With regards to FR accuracy: The product does have provision for wiegand inputs, so it could run in a two factor verification mode: User asserts identity with a possession factor (e.g., card) and FR camera verifies identity with biometrics (1:1 match). The accuracy of this mode will be much higher than identification mode (1:Many). In ID mode, the user looks at the camera, and his/her face is compared to every other image in the database (up to 400 users @ several images / user). Achieving good technical performance in this mode requires much stronger biometric performance as the probability for false match is much higher.

What I don't get about the recent burst of face-recognition access control products is where the real application is.

It seems like there are two primary cases:

1) Face-as-credential. This one still seems way to prone to false reads and delays, negating the ease-of-use factor when users get locked out or spend 10+ seconds at the door trying to get through.

2) Face-as-secondary credential. This one seems more practical because you're comparing the face read at the door to a known set of profile images, but it's still generally more costly and time consuming that something like an iris scan or fingerprint scan. The hardware is also bulky and ugly (for a door ornament) relative to other options.

I can't help but feel like facial recognition access control and 3D printers have a lot in common as that "gee whiz" thing that just can't really find a feasible fit in the marketplace just yet. This limits it to novelty and niche applications, which slows down overall adoption and R&D.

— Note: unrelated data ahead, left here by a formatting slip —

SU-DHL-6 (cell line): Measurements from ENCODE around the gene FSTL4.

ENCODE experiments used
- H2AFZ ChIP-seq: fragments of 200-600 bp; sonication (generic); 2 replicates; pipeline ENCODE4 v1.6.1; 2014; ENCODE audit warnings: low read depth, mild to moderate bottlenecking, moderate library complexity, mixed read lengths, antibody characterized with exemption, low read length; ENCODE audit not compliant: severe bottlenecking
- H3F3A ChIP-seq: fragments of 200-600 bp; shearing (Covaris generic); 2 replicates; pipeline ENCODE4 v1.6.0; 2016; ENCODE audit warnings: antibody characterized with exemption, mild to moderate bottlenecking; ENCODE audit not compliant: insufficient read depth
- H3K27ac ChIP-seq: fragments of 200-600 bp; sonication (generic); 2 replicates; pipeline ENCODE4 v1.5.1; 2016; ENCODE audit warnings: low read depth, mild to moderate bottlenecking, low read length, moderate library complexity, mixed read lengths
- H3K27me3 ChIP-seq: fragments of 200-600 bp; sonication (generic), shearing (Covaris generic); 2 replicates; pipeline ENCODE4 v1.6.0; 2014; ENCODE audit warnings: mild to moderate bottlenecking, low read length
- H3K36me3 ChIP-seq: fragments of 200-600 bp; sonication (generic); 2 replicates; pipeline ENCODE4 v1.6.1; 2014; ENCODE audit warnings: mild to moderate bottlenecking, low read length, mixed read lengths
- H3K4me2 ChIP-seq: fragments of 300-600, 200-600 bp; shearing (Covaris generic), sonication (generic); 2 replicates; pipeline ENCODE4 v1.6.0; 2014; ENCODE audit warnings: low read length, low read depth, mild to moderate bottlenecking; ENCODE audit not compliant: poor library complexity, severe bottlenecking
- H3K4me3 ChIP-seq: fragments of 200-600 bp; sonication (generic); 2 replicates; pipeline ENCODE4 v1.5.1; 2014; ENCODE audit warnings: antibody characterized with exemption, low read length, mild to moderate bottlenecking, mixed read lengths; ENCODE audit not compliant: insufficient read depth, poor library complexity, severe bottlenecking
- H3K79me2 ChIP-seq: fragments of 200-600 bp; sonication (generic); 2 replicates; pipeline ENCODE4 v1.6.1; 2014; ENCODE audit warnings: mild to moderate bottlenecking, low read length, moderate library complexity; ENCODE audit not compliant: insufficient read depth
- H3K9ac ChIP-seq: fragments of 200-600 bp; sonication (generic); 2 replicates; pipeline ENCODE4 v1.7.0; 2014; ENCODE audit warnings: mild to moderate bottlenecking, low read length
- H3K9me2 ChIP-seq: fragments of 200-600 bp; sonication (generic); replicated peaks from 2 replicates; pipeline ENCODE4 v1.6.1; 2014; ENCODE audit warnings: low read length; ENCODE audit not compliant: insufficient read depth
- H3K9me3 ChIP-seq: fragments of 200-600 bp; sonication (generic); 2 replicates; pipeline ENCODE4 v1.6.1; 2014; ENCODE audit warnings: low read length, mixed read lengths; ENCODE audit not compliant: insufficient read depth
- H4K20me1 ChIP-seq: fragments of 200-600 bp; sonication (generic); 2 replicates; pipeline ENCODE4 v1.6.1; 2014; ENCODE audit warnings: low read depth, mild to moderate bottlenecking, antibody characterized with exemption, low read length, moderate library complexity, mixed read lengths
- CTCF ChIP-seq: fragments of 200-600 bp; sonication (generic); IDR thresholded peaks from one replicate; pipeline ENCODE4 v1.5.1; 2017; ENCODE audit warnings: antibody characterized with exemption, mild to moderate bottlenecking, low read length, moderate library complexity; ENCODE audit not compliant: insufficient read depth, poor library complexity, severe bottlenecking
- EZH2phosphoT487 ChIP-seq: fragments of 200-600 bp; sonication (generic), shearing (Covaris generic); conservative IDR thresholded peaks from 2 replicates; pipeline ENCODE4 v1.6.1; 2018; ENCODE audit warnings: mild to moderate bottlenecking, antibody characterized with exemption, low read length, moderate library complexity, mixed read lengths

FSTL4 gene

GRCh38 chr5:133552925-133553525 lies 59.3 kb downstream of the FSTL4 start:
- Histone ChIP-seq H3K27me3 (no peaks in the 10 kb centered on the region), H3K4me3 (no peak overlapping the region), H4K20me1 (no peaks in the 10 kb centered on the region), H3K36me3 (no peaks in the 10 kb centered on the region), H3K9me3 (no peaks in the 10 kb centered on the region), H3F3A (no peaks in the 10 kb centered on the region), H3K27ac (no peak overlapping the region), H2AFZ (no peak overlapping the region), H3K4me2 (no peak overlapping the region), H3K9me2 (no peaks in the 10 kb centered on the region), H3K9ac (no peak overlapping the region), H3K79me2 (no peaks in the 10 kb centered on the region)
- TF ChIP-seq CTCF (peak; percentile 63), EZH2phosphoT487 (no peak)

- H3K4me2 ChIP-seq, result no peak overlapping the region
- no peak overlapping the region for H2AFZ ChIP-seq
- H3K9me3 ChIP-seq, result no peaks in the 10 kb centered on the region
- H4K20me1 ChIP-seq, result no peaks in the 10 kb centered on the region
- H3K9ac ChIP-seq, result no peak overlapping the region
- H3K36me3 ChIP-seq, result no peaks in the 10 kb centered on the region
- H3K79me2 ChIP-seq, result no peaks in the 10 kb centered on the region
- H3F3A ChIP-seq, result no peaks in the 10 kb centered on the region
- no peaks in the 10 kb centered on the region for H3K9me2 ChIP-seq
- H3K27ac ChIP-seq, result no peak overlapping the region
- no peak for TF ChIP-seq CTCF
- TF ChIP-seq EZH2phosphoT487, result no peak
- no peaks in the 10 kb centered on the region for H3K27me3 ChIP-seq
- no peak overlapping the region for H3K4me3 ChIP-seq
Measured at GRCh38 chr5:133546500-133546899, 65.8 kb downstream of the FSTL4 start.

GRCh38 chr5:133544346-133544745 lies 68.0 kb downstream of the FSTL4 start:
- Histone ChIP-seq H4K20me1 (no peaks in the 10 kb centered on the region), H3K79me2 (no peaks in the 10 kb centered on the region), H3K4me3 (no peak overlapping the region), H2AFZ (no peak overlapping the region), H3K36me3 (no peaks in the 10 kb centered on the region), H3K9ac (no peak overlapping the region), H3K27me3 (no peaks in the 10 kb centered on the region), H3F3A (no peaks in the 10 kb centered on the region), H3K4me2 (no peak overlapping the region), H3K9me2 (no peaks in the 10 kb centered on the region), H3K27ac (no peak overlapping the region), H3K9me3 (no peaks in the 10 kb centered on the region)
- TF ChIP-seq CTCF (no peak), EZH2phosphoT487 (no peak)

Are you seeing facial recognition applications that are truly viable and practical for a mainstream deployment?

Shouldn't the door controller be on the secure side of the door?

What if I take a full sized picture of an authorized person and hold it up in front of my face? At least it would be cleaner than chopping their head off!

Ken - I actually tried that, didn't work. I am guessing the facial geometry stored as the credential doesn't work when you have a flat 2D image.

What if the spoofed face was 3d?

Shades of Brian's Frankenfinger...;)

Login to read this IPVM report.
Why do I need to log in?
IPVM conducts unique testing and research funded by member's payments enabling us to offer the most independent, accurate and in-depth information.

Related Reports

FST Fails on Jul 17, 2018
FST was one of the hottest startups of the decade, selected as the best new product at ISC West 2011 and backed with tens of millions in...
Belgium Bans Private Facial Surveillance on Jul 06, 2018
Belgium has effectively banned the use of facial recognition and other biometrics-based video analytics in surveillance cameras for private,...
GDPR For Access Control Guide on Jul 03, 2018
Electronic access control is common in businesses plus organizations are increasingly considering biometrics for access control. With GDPR coming...
Allegion Acquires Isonas on Jun 29, 2018
Isonas failed to 'revolutionize' access control as they regularly claimed. Now, nearly 20 years after their founding, they are being acquired by...
Replacing / Switching Access Control Systems Guide on Jun 28, 2018